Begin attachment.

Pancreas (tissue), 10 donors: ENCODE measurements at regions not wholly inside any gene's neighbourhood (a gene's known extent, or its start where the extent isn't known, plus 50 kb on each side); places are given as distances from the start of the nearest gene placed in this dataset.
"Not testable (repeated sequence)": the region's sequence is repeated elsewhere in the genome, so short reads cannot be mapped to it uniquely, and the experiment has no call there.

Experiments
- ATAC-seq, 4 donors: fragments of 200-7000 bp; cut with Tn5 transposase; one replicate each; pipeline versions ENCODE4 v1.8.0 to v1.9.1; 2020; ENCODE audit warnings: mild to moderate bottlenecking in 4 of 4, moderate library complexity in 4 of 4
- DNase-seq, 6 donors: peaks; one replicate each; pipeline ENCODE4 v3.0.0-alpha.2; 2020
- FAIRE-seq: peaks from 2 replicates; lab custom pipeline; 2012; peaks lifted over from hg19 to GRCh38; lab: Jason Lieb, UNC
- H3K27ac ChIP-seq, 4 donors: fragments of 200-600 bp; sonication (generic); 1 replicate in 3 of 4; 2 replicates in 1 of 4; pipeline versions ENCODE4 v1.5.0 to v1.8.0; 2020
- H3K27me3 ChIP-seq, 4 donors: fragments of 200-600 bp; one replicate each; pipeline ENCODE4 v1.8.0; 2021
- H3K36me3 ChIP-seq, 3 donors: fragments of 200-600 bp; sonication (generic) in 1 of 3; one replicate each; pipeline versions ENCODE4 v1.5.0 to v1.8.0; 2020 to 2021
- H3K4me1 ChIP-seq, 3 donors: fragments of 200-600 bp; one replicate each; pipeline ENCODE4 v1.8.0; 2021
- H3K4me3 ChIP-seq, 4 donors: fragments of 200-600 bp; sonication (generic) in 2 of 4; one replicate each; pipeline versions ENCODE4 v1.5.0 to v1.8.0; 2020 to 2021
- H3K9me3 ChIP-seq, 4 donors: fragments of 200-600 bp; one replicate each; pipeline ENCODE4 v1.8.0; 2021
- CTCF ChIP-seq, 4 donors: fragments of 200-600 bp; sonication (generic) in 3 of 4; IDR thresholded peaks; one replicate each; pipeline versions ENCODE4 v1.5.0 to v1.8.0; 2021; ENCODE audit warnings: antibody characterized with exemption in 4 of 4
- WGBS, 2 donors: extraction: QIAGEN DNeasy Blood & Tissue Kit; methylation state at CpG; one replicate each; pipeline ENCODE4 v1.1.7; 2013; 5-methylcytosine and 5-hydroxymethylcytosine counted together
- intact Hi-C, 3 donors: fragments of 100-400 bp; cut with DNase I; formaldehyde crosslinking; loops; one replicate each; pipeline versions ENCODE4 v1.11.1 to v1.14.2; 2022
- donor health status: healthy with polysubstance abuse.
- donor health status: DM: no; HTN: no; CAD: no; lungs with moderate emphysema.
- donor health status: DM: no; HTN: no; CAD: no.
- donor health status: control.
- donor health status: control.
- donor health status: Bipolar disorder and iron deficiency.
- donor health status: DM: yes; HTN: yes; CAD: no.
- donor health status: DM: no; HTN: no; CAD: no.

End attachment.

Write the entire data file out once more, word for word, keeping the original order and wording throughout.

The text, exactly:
Pancreas (tissue), 10 donors: ENCODE measurements at regions not wholly inside any gene's neighbourhood (a gene's known extent, or its start where the extent isn't known, plus 50 kb on each side); places are given as distances from the start of the nearest gene placed in this dataset.
"Not testable (repeated sequence)": the region's sequence is repeated elsewhere in the genome, so short reads cannot be mapped to it uniquely, and the experiment has no call there.

Experiments
- ATAC-seq, 4 donors: fragments of 200-7000 bp; cut with Tn5 transposase; one replicate each; pipeline versions ENCODE4 v1.8.0 to v1.9.1; 2020; ENCODE audit warnings: mild to moderate bottlenecking in 4 of 4, moderate library complexity in 4 of 4
- DNase-seq, 6 donors: peaks; one replicate each; pipeline ENCODE4 v3.0.0-alpha.2; 2020
- FAIRE-seq: peaks from 2 replicates; lab custom pipeline; 2012; peaks lifted over from hg19 to GRCh38; lab: Jason Lieb, UNC
- H3K27ac ChIP-seq, 4 donors: fragments of 200-600 bp; sonication (generic); 1 replicate in 3 of 4; 2 replicates in 1 of 4; pipeline versions ENCODE4 v1.5.0 to v1.8.0; 2020
- H3K27me3 ChIP-seq, 4 donors: fragments of 200-600 bp; one replicate each; pipeline ENCODE4 v1.8.0; 2021
- H3K36me3 ChIP-seq, 3 donors: fragments of 200-600 bp; sonication (generic) in 1 of 3; one replicate each; pipeline versions ENCODE4 v1.5.0 to v1.8.0; 2020 to 2021
- H3K4me1 ChIP-seq, 3 donors: fragments of 200-600 bp; one replicate each; pipeline ENCODE4 v1.8.0; 2021
- H3K4me3 ChIP-seq, 4 donors: fragments of 200-600 bp; sonication (generic) in 2 of 4; one replicate each; pipeline versions ENCODE4 v1.5.0 to v1.8.0; 2020 to 2021
- H3K9me3 ChIP-seq, 4 donors: fragments of 200-600 bp; one replicate each; pipeline ENCODE4 v1.8.0; 2021
- CTCF ChIP-seq, 4 donors: fragments of 200-600 bp; sonication (generic) in 3 of 4; IDR thresholded peaks; one replicate each; pipeline versions ENCODE4 v1.5.0 to v1.8.0; 2021; ENCODE audit warnings: antibody characterized with exemption in 4 of 4
- WGBS, 2 donors: extraction: QIAGEN DNeasy Blood & Tissue Kit; methylation state at CpG; one replicate each; pipeline ENCODE4 v1.1.7; 2013; 5-methylcytosine and 5-hydroxymethylcytosine counted together
- intact Hi-C, 3 donors: fragments of 100-400 bp; cut with DNase I; formaldehyde crosslinking; loops; one replicate each; pipeline versions ENCODE4 v1.11.1 to v1.14.2; 2022
- donor health status: healthy with polysubstance abuse.
- donor health status: DM: no; HTN: no; CAD: no; lungs with moderate emphysema.
- donor health status: DM: no; HTN: no; CAD: no.
- donor health status: control.
- donor health status: control.
- donor health status: Bipolar disorder and iron deficiency.
- donor health status: DM: yes; HTN: yes; CAD: no.
- donor health status: DM: no; HTN: no; CAD: no.